BCSC Mammography Data

Mammograms by Race/Ethnicity, 1996-2016

Race/Ethnicity Percentage of Mammograms Percentage of US Women
1: White, non-Hispanic 73.2% 67.0%
2: Black, non-Hispanic 10.8% 12.2%
3: Asian or Pacific Islander 9.2% 5.2%
5: American Indian or Alaska Native 0.3% 0.7%
6: Other or Mixed (2+ races) 1.6% 1.3%
8: Hispanic 4.8% 13.7%


This table shows the racial/ethnic distribution of 11,220,288 mammograms recorded in 1996-2016 from the 6 active BCSC sites. The BCSC’s standardized questions for race and ethnicity were asked in a similar manner as on the US census in 2000 and 2010.  

The racial/ethnic distribution among 120.7 million US women age 18+ years in 2010 is shown for comparison. 

Note: The numbers in the table at the left exclude N=781,937 mamograms with missing race. This large number of missing values reflects that some women prefer not to answer the question and some radiology facilities did not ask about race.

Number of Screening Mammograms per Woman, 1996-2016

SAS Output
Histogram showing the Number of Screening Mammograms per Woman 1 2 3 4 5 or more Screening mammograms 0% 10% 20% 30% 40% Percent



One strength of the BCSC is the ability to follow women longitudinally. This figure shows the number of screening mammograms per woman in the 6 active BCSC sites in 1996-2016. While approximately 28% of the women have only one screening mammogram in BCSC data, it should not be interpreted that these women had only one mammogram in twenty years. The woman may have had a mammogram at a facility that was not in the BCSC. For women with multiple exams in the BCSC, we can examine patterns and screening performance over time.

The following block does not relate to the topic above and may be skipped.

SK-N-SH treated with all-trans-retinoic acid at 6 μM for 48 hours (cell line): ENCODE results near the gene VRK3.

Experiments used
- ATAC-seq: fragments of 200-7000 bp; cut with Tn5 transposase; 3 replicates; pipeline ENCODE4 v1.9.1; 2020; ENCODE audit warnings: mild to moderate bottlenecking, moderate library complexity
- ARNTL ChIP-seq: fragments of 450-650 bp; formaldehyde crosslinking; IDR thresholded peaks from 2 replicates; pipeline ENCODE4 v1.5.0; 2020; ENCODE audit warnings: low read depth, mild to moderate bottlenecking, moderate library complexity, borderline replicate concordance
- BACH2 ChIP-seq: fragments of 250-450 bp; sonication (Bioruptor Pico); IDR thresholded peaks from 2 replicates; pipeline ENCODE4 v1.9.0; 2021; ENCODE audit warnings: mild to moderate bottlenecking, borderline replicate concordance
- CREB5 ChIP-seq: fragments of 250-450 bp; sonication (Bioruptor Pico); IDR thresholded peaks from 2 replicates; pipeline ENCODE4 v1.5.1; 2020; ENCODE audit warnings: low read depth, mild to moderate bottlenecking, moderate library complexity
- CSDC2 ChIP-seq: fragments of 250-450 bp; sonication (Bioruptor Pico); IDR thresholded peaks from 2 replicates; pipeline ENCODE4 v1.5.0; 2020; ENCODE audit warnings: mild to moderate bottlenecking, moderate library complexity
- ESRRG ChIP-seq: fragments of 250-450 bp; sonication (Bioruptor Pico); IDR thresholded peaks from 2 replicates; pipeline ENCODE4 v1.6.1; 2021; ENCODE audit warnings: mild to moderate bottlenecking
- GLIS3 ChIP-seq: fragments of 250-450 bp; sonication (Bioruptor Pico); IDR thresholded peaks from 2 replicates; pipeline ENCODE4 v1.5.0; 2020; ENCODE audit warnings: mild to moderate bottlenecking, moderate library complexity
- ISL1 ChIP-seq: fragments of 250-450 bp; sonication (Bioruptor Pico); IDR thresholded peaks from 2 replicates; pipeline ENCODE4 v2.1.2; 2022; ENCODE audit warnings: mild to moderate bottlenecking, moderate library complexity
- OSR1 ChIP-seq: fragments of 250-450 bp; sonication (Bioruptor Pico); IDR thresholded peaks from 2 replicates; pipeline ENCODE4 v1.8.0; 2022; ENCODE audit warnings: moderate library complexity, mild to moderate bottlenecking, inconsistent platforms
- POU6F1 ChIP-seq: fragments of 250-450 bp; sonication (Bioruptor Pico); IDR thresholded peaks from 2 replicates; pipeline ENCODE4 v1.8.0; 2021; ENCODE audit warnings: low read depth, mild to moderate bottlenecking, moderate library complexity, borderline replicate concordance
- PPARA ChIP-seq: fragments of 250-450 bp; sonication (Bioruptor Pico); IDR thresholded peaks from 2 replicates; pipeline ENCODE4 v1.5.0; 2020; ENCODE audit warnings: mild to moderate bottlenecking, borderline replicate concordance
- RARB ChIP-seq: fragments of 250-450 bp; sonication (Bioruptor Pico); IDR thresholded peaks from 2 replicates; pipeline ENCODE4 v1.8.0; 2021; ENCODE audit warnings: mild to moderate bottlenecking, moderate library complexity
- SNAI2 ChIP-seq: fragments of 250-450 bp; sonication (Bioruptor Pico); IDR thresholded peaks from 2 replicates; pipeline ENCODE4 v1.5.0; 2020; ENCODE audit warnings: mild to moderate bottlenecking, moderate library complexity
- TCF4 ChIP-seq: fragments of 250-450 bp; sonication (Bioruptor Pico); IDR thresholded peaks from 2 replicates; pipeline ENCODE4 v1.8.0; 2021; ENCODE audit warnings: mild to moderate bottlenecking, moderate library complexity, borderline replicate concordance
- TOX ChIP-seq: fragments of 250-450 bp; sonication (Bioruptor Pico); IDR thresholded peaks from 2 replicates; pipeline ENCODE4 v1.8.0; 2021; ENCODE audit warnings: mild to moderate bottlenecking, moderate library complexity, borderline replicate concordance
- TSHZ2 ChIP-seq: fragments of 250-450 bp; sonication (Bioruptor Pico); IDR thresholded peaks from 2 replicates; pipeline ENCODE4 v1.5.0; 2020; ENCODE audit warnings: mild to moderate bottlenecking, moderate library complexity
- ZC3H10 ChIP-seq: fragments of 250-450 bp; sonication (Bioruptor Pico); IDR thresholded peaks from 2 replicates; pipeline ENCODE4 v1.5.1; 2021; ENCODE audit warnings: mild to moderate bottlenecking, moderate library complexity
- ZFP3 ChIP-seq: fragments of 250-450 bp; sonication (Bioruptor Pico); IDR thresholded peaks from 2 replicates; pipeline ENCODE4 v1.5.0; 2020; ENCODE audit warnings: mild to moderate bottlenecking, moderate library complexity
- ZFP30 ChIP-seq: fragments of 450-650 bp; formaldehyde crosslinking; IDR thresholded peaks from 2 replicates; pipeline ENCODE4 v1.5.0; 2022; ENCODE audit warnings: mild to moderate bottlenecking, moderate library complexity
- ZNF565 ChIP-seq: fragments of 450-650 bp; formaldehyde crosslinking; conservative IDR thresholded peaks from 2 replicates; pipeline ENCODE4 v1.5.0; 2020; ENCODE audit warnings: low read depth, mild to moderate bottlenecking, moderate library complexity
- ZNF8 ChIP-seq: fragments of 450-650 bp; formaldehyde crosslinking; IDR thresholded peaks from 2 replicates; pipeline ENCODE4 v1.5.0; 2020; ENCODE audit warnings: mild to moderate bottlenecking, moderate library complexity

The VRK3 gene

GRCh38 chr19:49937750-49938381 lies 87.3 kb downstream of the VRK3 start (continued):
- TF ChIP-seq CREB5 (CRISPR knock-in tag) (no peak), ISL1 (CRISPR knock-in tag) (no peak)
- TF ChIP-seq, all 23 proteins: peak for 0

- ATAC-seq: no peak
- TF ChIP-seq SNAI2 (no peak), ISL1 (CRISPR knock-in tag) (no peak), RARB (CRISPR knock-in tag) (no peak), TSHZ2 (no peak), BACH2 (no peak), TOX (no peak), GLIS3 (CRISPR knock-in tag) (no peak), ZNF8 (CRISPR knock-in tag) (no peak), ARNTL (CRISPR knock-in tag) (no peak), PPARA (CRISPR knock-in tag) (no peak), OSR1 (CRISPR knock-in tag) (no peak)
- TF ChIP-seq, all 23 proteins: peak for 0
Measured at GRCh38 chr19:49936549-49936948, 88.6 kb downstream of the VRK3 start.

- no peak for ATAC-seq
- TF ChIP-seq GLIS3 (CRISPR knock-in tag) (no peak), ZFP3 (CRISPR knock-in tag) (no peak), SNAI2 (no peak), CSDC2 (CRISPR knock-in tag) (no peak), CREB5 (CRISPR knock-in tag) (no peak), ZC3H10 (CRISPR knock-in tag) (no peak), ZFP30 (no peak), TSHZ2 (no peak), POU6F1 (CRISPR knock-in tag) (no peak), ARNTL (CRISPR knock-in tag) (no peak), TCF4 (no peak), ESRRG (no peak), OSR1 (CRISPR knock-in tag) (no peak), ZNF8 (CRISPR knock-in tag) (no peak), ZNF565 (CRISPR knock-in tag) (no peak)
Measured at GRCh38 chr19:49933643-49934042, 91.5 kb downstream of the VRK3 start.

Volume of Film, Digital, and 3D Mammograms in the BCSC by Year, 1996-2016

SAS Output
Type of mammogram by year 1996 2000 2004 2008 2012 2016 Year 0% 20% 40% 60% 80% 100% Percent Tomosynthesis Digital Film Type of mammogram




The BCSC data reflect the large changes over time in the types of mammograms used in U.S. community practice. Until the early 2000s almost all mammograms were film. Then digital mammograms became common, followed in recent years by the growth in 3D mammography (also known as tomosynthesis). Film mammography has all but disappeared.

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The following must be cited when reproducing this data:

"The Breast Cancer Surveillance Consortium and its data collection and sharing activities are funded by grants from the National Cancer Institute (P01CA154292, U54CA163303), Patient-Centered Outcomes Research Institute (PCS-1504-30370), and Agency for Health Research and Quality (R01 HS018366-01A1). Downloaded xx/xx/xxxx from the Breast Cancer Surveillance Consortium Web site - http://www.bcsc-research.org/. More information regarding the BCSC is available at: http://bcsc-research.org/."